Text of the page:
As a diehard fan of the original Gossip Girl, which ran from 2007 to 2012, I couldn’t help comparing the 2021 show to its predecessor. Then again, comparisons are inevitable, with frequent references made to the OG in the reboot’s first episode. Although drama and glamour still rule the Upper East Side today, society as a whole has changed noticeably in many ways since the original Gossip Girl’s last episode a decade ago.
This reboot captures many of those key changes, rendering them on screen with self-aware, tongue-in-cheek humour. Here are the five main differences between the two shows, and regardless of what you feel about them, I think there’s one thing everyone can agree on: thank god it’s still Kristen Bell saying XOXO, Gossip Girl.
1. Bigger main cast
In the original Gossip Girl, there was the non-judging breakfast club of Blair, Serena, Nate, and Chuck. But in the reboot, there is a core group of seven ruling elites called “The Samurai Seven”. The name isn’t great, but what’s worse is that a couple of characters inevitably get lost in the shuffle because of the bigger group size. In the first episode, Monet de Haan (Savannah Smith) and Luna La (Zion Moreno) are simply shown as Julien Calloway’s (Jordan Alexander) minions, with no distinct roles of their own. However, there are hints from the actors that their characters will be more fleshed out in future episodes.
2. More diverse main cast
What the reboot does obviously better is representation of minorities. The original Gossip Girl had an overwhelming white cast, whereas four of the five main females in the 2021 version are played by actresses with either Mexican-American or African-American ancestries. Meanwhile, actor Evan Mock who plays Aki Menzies is half-Filipino on his mother’s side.
Besides ethnicity, the reboot also does a great job with queer representation. While GG circa 2007 featured two gay characters, Eric van der Woodsen and Blair’s dad, the 2021 show includes a wider spectrum of sexualities. Max Wolfe (Thomas Doherty) has two gay fathers and identifies as pansexual, while Aki is bisexual. Meanwhile, actress Moreno is openly transgender. About halfway through the first episode, Audrey spouts this gem: “Don’t straight-shame me”—something we would have never heard back in 2007.
3. Modern technology
For a show whose entire premise is based on surveillance tech, it is a given that more up-to-date technologies must be featured in this 2021 revival. While checking out the original Gossip Girl site, one of the Constance-St. Jude’s teachers deadpans: “A blog—I haven’t seen one of those in years.” Gone are the flip phones, with the latest iPhone models in their stead. In one scene, fashion influencer Calloway broadcasts an Instagram livestream to her adoring followers, before purchasing an Alice + Olivia dress with just one click online in another shot. Other than the anonymous blog, technologies such as social media and e-commerce were pretty much non-existent in the original Gossip Girl, but I’d argue they provide the scaffolding of the characters’ lives in this reboot. In the wise words of Calloway: “Instagram is for stories, Signal for sex, WhatsApp for abroad, and Messages for chat.”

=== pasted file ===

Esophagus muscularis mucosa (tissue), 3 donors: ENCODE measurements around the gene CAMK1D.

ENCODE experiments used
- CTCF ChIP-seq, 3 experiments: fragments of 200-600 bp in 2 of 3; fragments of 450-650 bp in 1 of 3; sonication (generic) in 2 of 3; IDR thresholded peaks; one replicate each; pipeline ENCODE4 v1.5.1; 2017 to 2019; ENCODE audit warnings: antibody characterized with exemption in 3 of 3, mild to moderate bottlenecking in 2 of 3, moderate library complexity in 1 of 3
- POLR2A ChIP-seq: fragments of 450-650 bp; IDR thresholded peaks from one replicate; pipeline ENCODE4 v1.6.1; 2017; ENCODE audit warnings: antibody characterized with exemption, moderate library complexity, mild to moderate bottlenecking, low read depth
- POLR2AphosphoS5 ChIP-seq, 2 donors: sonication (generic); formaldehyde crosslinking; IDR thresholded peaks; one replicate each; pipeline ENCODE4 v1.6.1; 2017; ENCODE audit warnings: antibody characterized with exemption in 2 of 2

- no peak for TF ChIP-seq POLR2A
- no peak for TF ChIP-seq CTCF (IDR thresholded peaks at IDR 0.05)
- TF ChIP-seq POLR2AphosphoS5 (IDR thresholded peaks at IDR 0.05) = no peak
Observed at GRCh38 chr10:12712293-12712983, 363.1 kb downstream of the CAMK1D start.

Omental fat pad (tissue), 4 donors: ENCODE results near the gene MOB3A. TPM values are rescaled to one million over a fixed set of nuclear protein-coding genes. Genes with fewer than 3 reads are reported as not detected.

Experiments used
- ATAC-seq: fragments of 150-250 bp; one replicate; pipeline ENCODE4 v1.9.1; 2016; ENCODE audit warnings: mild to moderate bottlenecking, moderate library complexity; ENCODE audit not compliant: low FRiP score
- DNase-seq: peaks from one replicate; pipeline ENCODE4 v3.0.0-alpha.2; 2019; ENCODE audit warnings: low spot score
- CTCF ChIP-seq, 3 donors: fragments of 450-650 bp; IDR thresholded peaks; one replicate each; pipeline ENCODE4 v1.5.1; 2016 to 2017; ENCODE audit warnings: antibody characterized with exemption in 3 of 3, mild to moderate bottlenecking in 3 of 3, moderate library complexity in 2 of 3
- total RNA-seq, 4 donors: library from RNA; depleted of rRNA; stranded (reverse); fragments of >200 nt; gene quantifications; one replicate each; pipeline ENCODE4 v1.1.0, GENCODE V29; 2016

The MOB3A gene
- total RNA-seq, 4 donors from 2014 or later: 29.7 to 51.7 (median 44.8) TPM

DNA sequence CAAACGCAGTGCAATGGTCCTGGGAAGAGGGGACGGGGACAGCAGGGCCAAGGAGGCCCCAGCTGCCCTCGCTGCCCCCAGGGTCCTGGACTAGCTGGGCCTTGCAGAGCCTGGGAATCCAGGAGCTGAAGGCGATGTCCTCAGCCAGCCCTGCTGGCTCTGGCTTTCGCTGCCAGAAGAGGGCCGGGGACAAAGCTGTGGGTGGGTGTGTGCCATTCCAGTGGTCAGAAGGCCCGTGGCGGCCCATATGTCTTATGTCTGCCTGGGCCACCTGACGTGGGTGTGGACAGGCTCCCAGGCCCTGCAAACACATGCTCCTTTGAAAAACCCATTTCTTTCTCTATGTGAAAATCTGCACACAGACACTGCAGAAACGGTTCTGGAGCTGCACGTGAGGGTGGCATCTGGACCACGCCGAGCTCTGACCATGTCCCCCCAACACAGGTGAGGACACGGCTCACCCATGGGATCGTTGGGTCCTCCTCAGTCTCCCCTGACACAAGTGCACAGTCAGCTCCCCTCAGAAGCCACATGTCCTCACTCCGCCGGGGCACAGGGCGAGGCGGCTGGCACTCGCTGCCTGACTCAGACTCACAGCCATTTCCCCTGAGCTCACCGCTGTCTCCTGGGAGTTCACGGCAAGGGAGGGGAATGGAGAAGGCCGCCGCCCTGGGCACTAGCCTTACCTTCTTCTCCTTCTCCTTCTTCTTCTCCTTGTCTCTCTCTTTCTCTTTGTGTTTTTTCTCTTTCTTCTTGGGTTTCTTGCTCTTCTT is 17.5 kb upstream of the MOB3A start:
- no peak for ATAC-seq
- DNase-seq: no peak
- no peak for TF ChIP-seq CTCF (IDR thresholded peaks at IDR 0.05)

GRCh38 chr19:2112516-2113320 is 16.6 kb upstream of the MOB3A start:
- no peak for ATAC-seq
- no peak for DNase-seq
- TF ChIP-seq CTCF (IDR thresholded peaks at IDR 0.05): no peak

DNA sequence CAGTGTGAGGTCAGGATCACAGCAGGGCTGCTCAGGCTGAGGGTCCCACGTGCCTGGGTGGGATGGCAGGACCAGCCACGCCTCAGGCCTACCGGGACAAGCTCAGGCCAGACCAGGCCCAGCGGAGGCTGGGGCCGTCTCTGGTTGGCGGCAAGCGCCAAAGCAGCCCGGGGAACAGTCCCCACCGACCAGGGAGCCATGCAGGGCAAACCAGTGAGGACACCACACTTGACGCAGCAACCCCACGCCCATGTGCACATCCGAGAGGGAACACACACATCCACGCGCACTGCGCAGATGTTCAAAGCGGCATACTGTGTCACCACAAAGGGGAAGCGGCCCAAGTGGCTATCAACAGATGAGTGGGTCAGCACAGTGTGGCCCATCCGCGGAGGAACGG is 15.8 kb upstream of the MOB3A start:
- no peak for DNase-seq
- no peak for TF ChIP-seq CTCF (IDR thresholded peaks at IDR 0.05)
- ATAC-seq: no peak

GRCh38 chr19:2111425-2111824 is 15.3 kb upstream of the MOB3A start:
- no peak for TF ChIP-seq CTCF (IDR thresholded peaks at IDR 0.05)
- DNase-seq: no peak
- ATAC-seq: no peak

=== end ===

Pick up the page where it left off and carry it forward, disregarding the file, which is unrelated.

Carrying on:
4. More socially conscious
Besides activist Vanessa Abrams, none of the characters in the original show ever displayed much inclination to help or even awareness of those outside of their elite set. Sure, there was a charity gala every other episode, but it was clear the characters cared more about the socialising opportunities than the charity itself.
Therefore, it’s heartening that the reboot’s characters seem to be more socially conscious. Well, at least a couple of them are. Zoya Lott (Whitney Peak)’s outsider status is delineated by her concern for social movements: while the other girls tote around purses from Fendi and Chanel, she chooses bags from Revolution Books and black-owned brand Melanin Apparel. Meanwhile, “guilty rich” guy Obie Bergmann IV (Eli Brown) spends his free time protesting gentrification and bringing food to strikers—even when they are striking against his family’s company. Notwithstanding his parents’ reaction, his girlfriend Calloway is more concerned that all his volunteering is making him too sweaty to appear on her IG story. Is it any wonder then that Bergmann IV is immediately drawn to Lott?
5. Who is Gossip Girl?
Last but not least, one of the pivotal differences is the identity of everyone’s favourite surveillant. Unlike its predecessor which milked the secret for all it’s worth until the very end, the reboot unexpectedly chose to reveal the secret in its first episode. And who is Gossip Girl? Well, that’s a secret I’ll never tell.
To find out who’s Gossip Girl, watch the first episode on HBO Go.